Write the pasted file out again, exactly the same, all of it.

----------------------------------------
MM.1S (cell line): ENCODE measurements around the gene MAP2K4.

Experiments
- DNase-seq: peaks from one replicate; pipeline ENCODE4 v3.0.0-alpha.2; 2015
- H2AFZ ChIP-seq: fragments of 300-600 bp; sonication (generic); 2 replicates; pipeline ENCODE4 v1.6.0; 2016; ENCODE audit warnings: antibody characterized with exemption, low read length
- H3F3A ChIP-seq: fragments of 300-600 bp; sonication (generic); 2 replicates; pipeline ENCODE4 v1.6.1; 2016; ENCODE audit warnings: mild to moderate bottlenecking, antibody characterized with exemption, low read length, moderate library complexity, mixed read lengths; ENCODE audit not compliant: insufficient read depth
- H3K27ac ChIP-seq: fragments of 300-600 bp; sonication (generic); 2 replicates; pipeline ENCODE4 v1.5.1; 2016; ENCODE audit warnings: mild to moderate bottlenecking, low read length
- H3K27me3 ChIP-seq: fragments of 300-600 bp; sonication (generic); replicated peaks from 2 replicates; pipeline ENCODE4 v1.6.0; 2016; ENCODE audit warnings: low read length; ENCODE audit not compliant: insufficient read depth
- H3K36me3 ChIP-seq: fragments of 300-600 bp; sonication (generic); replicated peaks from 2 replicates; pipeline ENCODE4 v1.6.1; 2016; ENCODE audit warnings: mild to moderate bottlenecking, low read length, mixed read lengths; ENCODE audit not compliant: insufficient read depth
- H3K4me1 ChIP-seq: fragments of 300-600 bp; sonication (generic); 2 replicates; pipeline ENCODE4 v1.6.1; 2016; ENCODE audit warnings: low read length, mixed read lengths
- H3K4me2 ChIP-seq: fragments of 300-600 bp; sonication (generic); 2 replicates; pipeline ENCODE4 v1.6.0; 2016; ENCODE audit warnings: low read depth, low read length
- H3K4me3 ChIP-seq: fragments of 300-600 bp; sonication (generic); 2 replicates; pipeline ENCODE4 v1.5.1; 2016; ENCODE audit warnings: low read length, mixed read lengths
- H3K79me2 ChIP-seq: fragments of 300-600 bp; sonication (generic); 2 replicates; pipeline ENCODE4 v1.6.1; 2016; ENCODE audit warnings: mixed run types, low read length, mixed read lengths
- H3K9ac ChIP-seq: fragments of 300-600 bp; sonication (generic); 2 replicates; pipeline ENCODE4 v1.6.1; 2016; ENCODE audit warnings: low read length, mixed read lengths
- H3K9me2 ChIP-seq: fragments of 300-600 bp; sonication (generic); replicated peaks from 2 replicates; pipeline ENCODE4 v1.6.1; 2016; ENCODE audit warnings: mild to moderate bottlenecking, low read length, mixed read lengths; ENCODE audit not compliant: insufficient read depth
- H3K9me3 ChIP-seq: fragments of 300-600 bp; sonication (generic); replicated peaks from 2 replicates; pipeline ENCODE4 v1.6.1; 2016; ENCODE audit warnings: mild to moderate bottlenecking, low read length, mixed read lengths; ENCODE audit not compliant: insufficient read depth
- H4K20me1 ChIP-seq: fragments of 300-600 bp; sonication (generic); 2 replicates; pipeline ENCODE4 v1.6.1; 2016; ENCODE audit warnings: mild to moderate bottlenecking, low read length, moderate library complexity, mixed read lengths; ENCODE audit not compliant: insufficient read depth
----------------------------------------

MM.1S (cell line): ENCODE measurements around the gene MAP2K4.

Experiments
- DNase-seq: peaks from one replicate; pipeline ENCODE4 v3.0.0-alpha.2; 2015
- H2AFZ ChIP-seq: fragments of 300-600 bp; sonication (generic); 2 replicates; pipeline ENCODE4 v1.6.0; 2016; ENCODE audit warnings: antibody characterized with exemption, low read length
- H3F3A ChIP-seq: fragments of 300-600 bp; sonication (generic); 2 replicates; pipeline ENCODE4 v1.6.1; 2016; ENCODE audit warnings: mild to moderate bottlenecking, antibody characterized with exemption, low read length, moderate library complexity, mixed read lengths; ENCODE audit not compliant: insufficient read depth
- H3K27ac ChIP-seq: fragments of 300-600 bp; sonication (generic); 2 replicates; pipeline ENCODE4 v1.5.1; 2016; ENCODE audit warnings: mild to moderate bottlenecking, low read length
- H3K27me3 ChIP-seq: fragments of 300-600 bp; sonication (generic); replicated peaks from 2 replicates; pipeline ENCODE4 v1.6.0; 2016; ENCODE audit warnings: low read length; ENCODE audit not compliant: insufficient read depth
- H3K36me3 ChIP-seq: fragments of 300-600 bp; sonication (generic); replicated peaks from 2 replicates; pipeline ENCODE4 v1.6.1; 2016; ENCODE audit warnings: mild to moderate bottlenecking, low read length, mixed read lengths; ENCODE audit not compliant: insufficient read depth
- H3K4me1 ChIP-seq: fragments of 300-600 bp; sonication (generic); 2 replicates; pipeline ENCODE4 v1.6.1; 2016; ENCODE audit warnings: low read length, mixed read lengths
- H3K4me2 ChIP-seq: fragments of 300-600 bp; sonication (generic); 2 replicates; pipeline ENCODE4 v1.6.0; 2016; ENCODE audit warnings: low read depth, low read length
- H3K4me3 ChIP-seq: fragments of 300-600 bp; sonication (generic); 2 replicates; pipeline ENCODE4 v1.5.1; 2016; ENCODE audit warnings: low read length, mixed read lengths
- H3K79me2 ChIP-seq: fragments of 300-600 bp; sonication (generic); 2 replicates; pipeline ENCODE4 v1.6.1; 2016; ENCODE audit warnings: mixed run types, low read length, mixed read lengths
- H3K9ac ChIP-seq: fragments of 300-600 bp; sonication (generic); 2 replicates; pipeline ENCODE4 v1.6.1; 2016; ENCODE audit warnings: low read length, mixed read lengths
- H3K9me2 ChIP-seq: fragments of 300-600 bp; sonication (generic); replicated peaks from 2 replicates; pipeline ENCODE4 v1.6.1; 2016; ENCODE audit warnings: mild to moderate bottlenecking, low read length, mixed read lengths; ENCODE audit not compliant: insufficient read depth
- H3K9me3 ChIP-seq: fragments of 300-600 bp; sonication (generic); replicated peaks from 2 replicates; pipeline ENCODE4 v1.6.1; 2016; ENCODE audit warnings: mild to moderate bottlenecking, low read length, mixed read lengths; ENCODE audit not compliant: insufficient read depth
- H4K20me1 ChIP-seq: fragments of 300-600 bp; sonication (generic); 2 replicates; pipeline ENCODE4 v1.6.1; 2016; ENCODE audit warnings: mild to moderate bottlenecking, low read length, moderate library complexity, mixed read lengths; ENCODE audit not compliant: insufficient read depth